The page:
Social determinants of health usually refer to factors that are socially constructed and/or impact health through socio-cultural mechanisms. Social determinants are responsible for much variation in health outcomes, especially when considered together with their linked environmental exposures and health behaviors. Indeed, seminal work on social determinants of health demonstrated that they are potent factors in predicting health disparities, with the disadvantaged suffering the worst outcomes. Understanding the role of social determinants in the health of Veterans, and identifying clinical and research opportunities to impact the pathways between social determinants and health, are critical for the VHA's mission to serve and improve health outcomes for all Veterans.
Taken as a whole, social determinants substantially influence health outcomes and contribute to health disparities. The VHA Office of Patient Care Services—Population Health Services and Office of Rural Health (hereafter, VHA partners) requested an evidence review to examine social determinants of Veterans' health, particularly as to those social determinants which may be more important for Veterans' health outcomes (or for certain Veteran groups), as compared with non-Veterans. The goal for this evidence review was to guide VHA planning for health care services that may be influenced by, or should be targeted to, social determinants contributing to poorer health and greater care needs among Veterans. In collaboration with our VHA partners, we developed the scope and conceptual framework for the evidence review, with the focus being social determinants that may be differentially important for Veterans compared with non-Veterans, or between Veterans enrolled in or utilizing certain VHA services, compared with those Veterans who did not. We engaged our VHA partners in a prioritization process after developing an initial evidence map, and selected those social determinants which would undergo more detailed review and reporting of published results (ie, rurality, trauma history, sexual orientation and gender identity).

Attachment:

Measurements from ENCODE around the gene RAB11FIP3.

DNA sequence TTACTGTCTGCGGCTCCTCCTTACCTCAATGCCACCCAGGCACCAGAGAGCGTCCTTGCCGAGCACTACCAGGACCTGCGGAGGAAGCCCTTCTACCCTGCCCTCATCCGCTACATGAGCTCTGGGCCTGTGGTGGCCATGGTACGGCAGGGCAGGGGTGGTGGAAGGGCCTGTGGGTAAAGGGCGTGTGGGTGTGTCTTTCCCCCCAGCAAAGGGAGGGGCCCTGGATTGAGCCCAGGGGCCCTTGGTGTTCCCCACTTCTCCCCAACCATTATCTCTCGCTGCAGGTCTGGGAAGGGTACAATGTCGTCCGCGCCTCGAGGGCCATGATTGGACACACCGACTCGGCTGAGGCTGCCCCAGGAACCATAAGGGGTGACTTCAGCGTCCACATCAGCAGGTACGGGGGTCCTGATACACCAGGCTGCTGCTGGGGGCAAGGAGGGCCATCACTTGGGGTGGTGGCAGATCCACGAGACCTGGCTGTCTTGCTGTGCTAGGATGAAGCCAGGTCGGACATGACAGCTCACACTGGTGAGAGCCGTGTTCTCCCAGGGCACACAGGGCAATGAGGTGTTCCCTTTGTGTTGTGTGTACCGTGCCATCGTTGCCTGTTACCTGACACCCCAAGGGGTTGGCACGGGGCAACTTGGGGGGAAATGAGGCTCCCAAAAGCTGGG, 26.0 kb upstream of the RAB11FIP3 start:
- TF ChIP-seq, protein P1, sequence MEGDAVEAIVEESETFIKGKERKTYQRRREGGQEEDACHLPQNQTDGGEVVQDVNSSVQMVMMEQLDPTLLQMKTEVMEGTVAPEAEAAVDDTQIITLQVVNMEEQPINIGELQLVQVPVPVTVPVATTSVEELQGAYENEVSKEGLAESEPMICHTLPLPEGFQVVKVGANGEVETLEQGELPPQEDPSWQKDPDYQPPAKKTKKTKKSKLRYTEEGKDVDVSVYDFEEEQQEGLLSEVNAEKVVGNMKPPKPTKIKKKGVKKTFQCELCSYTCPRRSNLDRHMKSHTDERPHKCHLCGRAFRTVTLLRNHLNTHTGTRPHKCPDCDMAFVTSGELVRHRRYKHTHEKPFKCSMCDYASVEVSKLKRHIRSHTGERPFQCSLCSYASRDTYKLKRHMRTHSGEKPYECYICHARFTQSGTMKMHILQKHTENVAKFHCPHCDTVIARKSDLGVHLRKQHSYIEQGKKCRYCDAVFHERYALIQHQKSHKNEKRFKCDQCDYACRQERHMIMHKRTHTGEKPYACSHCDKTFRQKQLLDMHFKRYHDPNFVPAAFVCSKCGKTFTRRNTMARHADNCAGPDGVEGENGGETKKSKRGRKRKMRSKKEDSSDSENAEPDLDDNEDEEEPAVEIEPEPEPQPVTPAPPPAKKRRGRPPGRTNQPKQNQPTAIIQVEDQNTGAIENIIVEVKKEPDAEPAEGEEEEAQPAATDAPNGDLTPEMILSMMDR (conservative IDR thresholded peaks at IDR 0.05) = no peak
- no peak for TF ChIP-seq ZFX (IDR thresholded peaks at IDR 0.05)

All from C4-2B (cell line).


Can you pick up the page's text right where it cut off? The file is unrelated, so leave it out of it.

Key Question 1: How do Veterans compare to non-Veterans in prevalence and characteristics of social determinants of health?
Key Question 2: Does variation in social determinants of health account for differences in health services access, health-related behaviors, and health outcomes between Veterans and non-Veterans?
Key Question 3: How do engaged (ie, enrolled in or utilizing categories of VHA services or benefits) Veterans compare to non-engaged (ie, not enrolled in or utilizing VHA services or benefits) Veterans in prevalence and characteristics of social determinants of health?
Key Question 4: Does variation in social determinants of health account for differences in health services access, health-related behaviors, and health outcomes between engaged Veterans and non-engaged Veterans?